Coyle retired from playing duties in 1980, but continued as manager. In 1982, future manager David Jeffrey joined the club following a stint in the Manchester United youth team and played for Coyle under many of his trophy successes, captaining the side for much of that time. One of Coyle's biggest achievements as manager was leading the club to six consecutive league titles between 1981–82 and 1986–87, equalling the record for the most consecutive titles which was set by Belfast Celtic in 1947–48. 1986 was the year that Noel Bailie began what would turn out to be a 25-year career at the club. Although a defender for most of that time, Bailie began as a left midfielder.[12]

Coyle's final trophy as Linfield manager was the Gold Cup in 1989–90. During his 15 years at the club he had amassed 10 League titles, 3 Irish Cups, 7 Gold Cups, 4 Ulster Cups, 5 County Antrim Shields, the Irish League Cup, and the Tyler Cup – 31 major honours in total. Coyle left the club in April 1990.[19] Eric Bowyer was appointed as Coyle's replacement, but it was a relatively unsuccessful reign that only lasted for two years until he was sacked in 1992,[20] with David Jeffrey also leaving the club that year to join Ards. Next into the managerial hot seat was Trevor Anderson, who brought more silverware to the club during his five years in charge between 1992 and 1997, including 2 Irish League titles and 2 Irish Cups. After retiring as a player in 1996 following a one-year spell at Larne, David Jeffrey returned to the club as Anderson's assistant manager. This partnership lasted until Anderson resigned on the morning of 4 January 1997. Anderson later became Director of Football at Newry Town.[21]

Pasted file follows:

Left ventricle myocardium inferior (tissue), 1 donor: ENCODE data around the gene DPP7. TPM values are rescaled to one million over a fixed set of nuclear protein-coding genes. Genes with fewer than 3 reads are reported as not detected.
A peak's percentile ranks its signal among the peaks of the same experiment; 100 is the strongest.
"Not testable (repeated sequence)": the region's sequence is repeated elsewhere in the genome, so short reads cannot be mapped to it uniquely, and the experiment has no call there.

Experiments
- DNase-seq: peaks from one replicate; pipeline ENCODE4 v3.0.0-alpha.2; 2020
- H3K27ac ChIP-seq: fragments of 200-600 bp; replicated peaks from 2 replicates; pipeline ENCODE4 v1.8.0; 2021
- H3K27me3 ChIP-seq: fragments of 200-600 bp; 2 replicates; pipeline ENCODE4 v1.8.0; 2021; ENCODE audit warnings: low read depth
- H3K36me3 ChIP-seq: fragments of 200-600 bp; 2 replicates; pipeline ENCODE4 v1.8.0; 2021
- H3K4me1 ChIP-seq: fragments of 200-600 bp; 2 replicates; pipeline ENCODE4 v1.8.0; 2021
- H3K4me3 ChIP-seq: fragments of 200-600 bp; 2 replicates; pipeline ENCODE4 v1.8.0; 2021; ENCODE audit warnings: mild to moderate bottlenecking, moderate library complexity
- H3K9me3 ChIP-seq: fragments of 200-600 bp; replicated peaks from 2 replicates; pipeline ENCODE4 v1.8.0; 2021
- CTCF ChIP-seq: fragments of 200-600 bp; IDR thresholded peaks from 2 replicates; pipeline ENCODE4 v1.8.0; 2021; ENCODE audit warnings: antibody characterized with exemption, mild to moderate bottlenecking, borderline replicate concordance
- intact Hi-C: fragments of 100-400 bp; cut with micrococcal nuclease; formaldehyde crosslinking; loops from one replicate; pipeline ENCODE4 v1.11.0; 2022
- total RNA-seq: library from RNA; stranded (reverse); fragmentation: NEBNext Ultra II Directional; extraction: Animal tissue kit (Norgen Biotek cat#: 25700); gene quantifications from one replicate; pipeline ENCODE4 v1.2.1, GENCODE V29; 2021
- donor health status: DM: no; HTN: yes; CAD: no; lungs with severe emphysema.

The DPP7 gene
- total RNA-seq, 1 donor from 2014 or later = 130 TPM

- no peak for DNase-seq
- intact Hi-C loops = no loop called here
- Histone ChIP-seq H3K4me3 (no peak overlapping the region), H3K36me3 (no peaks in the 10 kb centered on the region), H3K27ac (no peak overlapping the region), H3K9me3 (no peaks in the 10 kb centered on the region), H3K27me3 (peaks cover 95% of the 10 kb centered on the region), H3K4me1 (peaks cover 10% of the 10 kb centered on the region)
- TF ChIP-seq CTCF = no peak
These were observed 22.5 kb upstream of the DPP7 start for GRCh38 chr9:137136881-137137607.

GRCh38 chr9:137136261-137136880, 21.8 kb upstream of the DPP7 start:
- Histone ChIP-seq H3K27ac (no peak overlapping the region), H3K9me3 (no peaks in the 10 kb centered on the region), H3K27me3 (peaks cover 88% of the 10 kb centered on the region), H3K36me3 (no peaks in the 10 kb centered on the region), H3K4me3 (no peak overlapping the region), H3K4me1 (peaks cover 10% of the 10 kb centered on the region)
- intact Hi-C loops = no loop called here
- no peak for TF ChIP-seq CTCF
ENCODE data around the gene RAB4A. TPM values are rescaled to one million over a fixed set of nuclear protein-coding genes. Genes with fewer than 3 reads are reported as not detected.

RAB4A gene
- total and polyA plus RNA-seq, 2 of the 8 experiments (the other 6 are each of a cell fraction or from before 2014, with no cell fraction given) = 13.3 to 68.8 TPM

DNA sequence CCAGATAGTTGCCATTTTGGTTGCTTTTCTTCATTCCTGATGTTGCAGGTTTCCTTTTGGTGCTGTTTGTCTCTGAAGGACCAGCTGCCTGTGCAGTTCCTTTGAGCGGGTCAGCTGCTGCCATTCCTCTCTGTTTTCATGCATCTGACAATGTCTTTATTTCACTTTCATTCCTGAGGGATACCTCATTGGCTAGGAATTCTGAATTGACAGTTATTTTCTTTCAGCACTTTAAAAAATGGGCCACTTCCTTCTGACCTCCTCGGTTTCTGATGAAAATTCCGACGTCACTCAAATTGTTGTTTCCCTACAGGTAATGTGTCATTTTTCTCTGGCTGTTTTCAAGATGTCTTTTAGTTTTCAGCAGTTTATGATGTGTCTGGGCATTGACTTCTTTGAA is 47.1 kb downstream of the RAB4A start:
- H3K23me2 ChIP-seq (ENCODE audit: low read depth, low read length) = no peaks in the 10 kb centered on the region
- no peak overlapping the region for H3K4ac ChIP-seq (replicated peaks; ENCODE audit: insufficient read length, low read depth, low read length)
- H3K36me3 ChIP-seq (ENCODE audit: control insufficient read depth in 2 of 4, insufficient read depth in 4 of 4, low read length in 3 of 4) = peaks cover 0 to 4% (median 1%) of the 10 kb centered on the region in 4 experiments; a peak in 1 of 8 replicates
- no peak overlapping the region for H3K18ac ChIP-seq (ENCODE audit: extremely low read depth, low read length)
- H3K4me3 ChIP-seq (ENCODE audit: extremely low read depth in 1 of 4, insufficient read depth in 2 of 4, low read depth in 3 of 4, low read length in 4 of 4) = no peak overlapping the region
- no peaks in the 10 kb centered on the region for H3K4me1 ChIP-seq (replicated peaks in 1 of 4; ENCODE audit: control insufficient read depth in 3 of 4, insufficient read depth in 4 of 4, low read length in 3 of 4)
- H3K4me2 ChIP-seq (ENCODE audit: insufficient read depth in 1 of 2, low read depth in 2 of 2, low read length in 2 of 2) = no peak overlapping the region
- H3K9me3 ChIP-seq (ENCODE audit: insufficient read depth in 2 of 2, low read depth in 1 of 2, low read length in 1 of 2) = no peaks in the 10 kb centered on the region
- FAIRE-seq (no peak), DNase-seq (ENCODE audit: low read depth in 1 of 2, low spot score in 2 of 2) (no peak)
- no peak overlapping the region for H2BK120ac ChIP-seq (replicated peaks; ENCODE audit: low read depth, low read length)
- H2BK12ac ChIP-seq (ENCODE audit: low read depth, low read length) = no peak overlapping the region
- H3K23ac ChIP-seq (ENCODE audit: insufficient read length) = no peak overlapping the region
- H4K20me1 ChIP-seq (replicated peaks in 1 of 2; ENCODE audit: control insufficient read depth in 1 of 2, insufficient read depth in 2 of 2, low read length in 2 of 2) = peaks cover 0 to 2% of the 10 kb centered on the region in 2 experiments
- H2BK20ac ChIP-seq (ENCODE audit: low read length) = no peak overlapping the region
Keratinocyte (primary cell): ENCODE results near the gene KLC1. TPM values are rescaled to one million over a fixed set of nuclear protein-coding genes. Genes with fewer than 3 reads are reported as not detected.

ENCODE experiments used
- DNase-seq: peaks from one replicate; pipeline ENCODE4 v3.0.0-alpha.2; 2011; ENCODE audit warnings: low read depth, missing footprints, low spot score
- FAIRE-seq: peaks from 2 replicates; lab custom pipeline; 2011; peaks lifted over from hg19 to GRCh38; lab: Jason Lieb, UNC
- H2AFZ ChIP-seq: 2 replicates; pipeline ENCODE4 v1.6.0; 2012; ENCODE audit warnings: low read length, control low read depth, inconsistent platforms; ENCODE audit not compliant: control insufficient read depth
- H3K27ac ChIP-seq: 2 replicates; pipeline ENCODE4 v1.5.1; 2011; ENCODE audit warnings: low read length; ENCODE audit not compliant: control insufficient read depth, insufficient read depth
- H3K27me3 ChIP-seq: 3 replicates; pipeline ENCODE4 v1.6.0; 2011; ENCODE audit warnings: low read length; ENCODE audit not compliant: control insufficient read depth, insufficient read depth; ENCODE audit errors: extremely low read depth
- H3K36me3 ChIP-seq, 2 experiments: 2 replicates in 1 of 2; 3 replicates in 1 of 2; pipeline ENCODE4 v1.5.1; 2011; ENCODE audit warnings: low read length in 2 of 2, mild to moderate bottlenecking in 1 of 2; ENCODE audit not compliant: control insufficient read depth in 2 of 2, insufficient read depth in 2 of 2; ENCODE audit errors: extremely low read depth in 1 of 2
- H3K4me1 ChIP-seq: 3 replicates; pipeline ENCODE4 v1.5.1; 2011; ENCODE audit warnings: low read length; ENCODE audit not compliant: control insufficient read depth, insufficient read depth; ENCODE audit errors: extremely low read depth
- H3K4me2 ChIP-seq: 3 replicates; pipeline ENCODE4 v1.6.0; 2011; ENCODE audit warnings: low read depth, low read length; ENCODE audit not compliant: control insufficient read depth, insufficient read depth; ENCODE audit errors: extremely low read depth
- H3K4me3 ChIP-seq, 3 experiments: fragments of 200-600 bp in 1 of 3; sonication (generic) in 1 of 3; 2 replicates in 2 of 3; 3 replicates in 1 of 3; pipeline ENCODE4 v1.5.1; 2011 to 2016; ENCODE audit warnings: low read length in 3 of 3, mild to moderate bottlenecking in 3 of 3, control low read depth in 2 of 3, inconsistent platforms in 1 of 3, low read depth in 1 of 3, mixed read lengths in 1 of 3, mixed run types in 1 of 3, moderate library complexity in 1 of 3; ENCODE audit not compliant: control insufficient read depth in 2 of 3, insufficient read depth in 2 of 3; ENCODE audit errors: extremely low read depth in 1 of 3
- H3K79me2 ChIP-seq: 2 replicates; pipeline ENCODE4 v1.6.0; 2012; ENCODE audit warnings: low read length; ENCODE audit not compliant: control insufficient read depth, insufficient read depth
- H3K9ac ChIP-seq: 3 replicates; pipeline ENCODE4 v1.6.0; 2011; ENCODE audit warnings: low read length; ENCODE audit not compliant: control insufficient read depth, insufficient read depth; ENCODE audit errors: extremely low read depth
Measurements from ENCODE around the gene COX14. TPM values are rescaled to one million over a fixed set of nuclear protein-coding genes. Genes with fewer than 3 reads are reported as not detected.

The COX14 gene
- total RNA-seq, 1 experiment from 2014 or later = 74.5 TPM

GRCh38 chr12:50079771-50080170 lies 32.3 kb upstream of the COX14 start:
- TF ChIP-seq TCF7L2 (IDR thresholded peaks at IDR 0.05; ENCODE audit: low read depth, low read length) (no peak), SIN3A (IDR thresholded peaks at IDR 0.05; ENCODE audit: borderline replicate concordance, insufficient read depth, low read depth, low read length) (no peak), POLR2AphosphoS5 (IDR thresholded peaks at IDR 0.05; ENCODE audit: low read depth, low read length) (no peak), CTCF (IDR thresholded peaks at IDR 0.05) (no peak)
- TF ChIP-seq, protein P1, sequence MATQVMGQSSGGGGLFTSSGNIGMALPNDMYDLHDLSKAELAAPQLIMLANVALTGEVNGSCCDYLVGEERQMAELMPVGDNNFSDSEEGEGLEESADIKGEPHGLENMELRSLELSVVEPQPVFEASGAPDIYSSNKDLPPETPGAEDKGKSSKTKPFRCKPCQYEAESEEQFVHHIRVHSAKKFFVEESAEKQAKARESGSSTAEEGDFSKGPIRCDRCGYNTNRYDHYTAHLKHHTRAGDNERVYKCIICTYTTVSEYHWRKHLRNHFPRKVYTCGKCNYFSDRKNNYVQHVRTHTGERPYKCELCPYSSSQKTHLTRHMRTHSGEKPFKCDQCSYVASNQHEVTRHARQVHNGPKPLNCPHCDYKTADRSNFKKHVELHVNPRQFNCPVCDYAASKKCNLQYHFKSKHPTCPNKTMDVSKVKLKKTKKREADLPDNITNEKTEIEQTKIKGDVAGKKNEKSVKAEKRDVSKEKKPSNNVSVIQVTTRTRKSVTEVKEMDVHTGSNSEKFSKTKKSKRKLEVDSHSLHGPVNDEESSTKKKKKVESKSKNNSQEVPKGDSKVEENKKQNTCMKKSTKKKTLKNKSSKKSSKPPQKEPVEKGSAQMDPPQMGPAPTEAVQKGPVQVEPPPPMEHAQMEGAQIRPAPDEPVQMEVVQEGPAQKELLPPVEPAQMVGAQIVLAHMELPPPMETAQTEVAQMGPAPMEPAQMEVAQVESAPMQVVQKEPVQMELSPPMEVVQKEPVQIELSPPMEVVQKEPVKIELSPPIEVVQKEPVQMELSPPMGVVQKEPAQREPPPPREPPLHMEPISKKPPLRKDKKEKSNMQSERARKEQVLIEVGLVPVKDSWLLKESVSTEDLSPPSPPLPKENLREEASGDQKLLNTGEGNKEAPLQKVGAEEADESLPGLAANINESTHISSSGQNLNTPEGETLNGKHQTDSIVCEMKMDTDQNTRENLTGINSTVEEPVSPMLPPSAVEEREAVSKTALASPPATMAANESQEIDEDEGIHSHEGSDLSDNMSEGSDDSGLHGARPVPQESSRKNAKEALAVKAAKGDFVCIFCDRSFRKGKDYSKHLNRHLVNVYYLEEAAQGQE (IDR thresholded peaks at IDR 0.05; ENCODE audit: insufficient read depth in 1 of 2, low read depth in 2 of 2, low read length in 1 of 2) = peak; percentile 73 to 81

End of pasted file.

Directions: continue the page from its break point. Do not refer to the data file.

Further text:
David Jeffrey was Linfield manager for 17 years, 112 days between January 1997 and April 2014, winning a record-equalling 31 trophies during that time.

The David Jeffrey years (1997–2014)[]

Jeffrey took charge of the team in a caretaker capacity for a league match against Portadown that afternoon, and remained as caretaker manager for the following match against Ballyclare Comrades in the Floodlit Cup on 7 January. He was officially appointed as manager on a permanent basis on 8 January 1997.[22] In his first full season in charge he led the club to three trophies – the League Cup, County Antrim Shield, and Floodlit Cup – and narrowly missed out on the league title to champions Cliftonville by four points. Jeffrey won his first league title as manager in the 1999–2000 season however, along with a third consecutive League Cup triumph. The Blues retained the league title the following season, and also won the Charity Shield and the County Antrim Shield. The 2001–02 season saw the club win a cup double, lifting both the Irish Cup and the League Cup. In 2005, the inauguration of the Setanta Cup meant the return of an all-Ireland cup competition for the first time since 1980. The Blues qualified as league champions, but started the competition poorly – losing 2–1 away to Longford Town. They recovered from that opening defeat to eventually reach the final against Shelbourne, with the Blues being major underdogs going into the match against full-time professional League of Ireland opposition. However, they overcame the odds with a 2–0 victory to become inaugural winners of the competition.[23] Incidentally, Linfield were in fact the reigning all-Ireland champions at the time, having won the final staging of the Tyler Cup in 1980 before the competition was discontinued.